Violence in Zimbabwe Intensifies
Chaos and violence are erupting in Zimbabwe. In the face of a major fuel shortage, President Emmerson Mnangagwa of Zimbabwe increased the price of fuel by more than 250 percent. Zimbabwe now has the most expensive fuel in the world by far—304 percent higher than the global average and 161 percent more expensive than the next most expensive country, Hong Kong.
Lines of cars queue at fuel stations while people with no way to get where they need to go riot in the streets, blocking roads and burning tires. Some have looted shops; unemployed youths have turned to arson. When the fuel price was suddenly increased, many who were away from home did not have enough money for the fuel needed to return home. Businesses have closed due to employees being unable to commute and because trade unions are calling for solidarity. Hunger is increasing, and many see nothing to do but riot.
“Our future is being destroyed because of one thing: the prices. We are struggling, and they are treating us like their slaves,” said one man protesting in the street.
Immediately after raising the price of fuel, Mnangagwa left on an international trip. Remaining in charge was Vice President Constantino Chiwenga, who was formerly in charge of the Army and led the arrest of President Robert Mugabe in the military coup that brought Mnangagwa to power. Chiwenga imposed a complete Internet blackout and blocked communications. Security forces were then released on its citizens. On January 26, the Spectator reported on the armed assault:
Roving bands of soldiers (some of them masked, never a good sartorial sign in a soldier) went house to house, smashing windows, beating residents at random, stomping on their cellphones. The soldiers killed at least 12 people and wounded another 80 or so. More than 242 people were treated for bite wounds from patrol dogs. Police arrested more than 1,000, including some 10 opposition M.P.s.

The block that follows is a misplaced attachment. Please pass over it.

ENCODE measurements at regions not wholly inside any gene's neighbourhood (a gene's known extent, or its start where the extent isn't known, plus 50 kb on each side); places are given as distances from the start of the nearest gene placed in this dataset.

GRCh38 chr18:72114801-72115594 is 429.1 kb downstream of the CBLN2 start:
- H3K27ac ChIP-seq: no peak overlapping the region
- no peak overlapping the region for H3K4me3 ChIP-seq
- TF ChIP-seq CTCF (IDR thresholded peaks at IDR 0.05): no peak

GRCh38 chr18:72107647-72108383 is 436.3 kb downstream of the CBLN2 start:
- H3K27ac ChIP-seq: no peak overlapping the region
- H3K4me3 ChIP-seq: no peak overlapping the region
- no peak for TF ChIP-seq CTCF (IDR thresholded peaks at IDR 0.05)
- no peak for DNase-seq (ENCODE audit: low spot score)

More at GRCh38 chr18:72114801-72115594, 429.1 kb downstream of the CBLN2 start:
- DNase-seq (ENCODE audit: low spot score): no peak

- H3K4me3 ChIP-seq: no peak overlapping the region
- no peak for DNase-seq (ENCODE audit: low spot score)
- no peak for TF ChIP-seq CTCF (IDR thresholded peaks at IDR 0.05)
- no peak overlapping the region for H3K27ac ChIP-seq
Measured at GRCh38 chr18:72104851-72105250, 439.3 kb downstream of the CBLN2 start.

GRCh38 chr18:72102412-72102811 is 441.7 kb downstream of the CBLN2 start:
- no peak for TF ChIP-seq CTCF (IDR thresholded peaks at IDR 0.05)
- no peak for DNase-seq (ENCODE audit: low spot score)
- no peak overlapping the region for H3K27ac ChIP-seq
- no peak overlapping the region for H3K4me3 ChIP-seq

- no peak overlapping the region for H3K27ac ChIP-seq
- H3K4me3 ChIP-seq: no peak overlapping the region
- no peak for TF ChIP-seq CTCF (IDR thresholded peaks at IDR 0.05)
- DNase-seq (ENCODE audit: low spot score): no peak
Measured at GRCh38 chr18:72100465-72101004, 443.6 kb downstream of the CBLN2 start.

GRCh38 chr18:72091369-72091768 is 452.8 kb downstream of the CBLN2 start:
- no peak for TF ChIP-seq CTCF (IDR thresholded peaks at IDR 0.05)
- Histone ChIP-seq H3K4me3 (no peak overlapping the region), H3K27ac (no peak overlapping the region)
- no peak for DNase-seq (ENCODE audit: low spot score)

Police targeted riot participants and nonparticipants alike, as well as men, women and children. This indiscriminate use of force was an explicit exhibition of the military dictatorship Zimbabwe is becoming. The Spectator continued:
Soldiers conducted acts of ritual humiliation—forcing young men to bathe in the pools of standing sewage that dot the decrepit working-class townships. And all this by the same soldiers that so many Zimbabweans lined the streets to welcome as heroes when they toppled Robert Mugabe just over a year ago.
“[T]he rule of law has been overthrown. … We are living are under a serious dictatorship. The world thought Mugabe was a dictator. But the current dictator is worse,” said lawyer Job Sikhala, who is representing 18 juveniles who were arrested in the raids.
Despite the government crackdown, many have vowed to continue protesting. Ellen, whose mother was killed in an armed assault, said she will “continue protesting until things are settled. I am not afraid to protest. I don’t care, because we are hungry. My mother died for us to stay OK, but still we are in hunger so we can’t stop contesting.”
With the destruction of the rule of law and intense civil unrest, peace is unlikely to quickly return to Zimbabwe. The Bible prophesies that such suffering and misery will increase globally. These events are a precursor of greater tragedy yet to engulf the entire planet.
Matthew 24:21 calls this rapidly approaching “great tribulation” a period of suffering “such as was not since the beginning of the world to this time, no nor ever shall be.” There has never been such a period of suffering in the history of man. It will be a time when “blood toucheth blood” (Hosea 4:2).
Ezekiel 7:23 says, “Make a chain: for the land is full of bloody crimes, and the city is full of violence.” The violence and bloodshed will be like links in a chain, following one on top of another without reprieve.
This is exactly what is happening in Zimbabwe: bloodshed upon bloodshed, violence on top of violence.
For more on the recent upheaval, read our article “Who’s Behind the Coup in Zimbabwe?”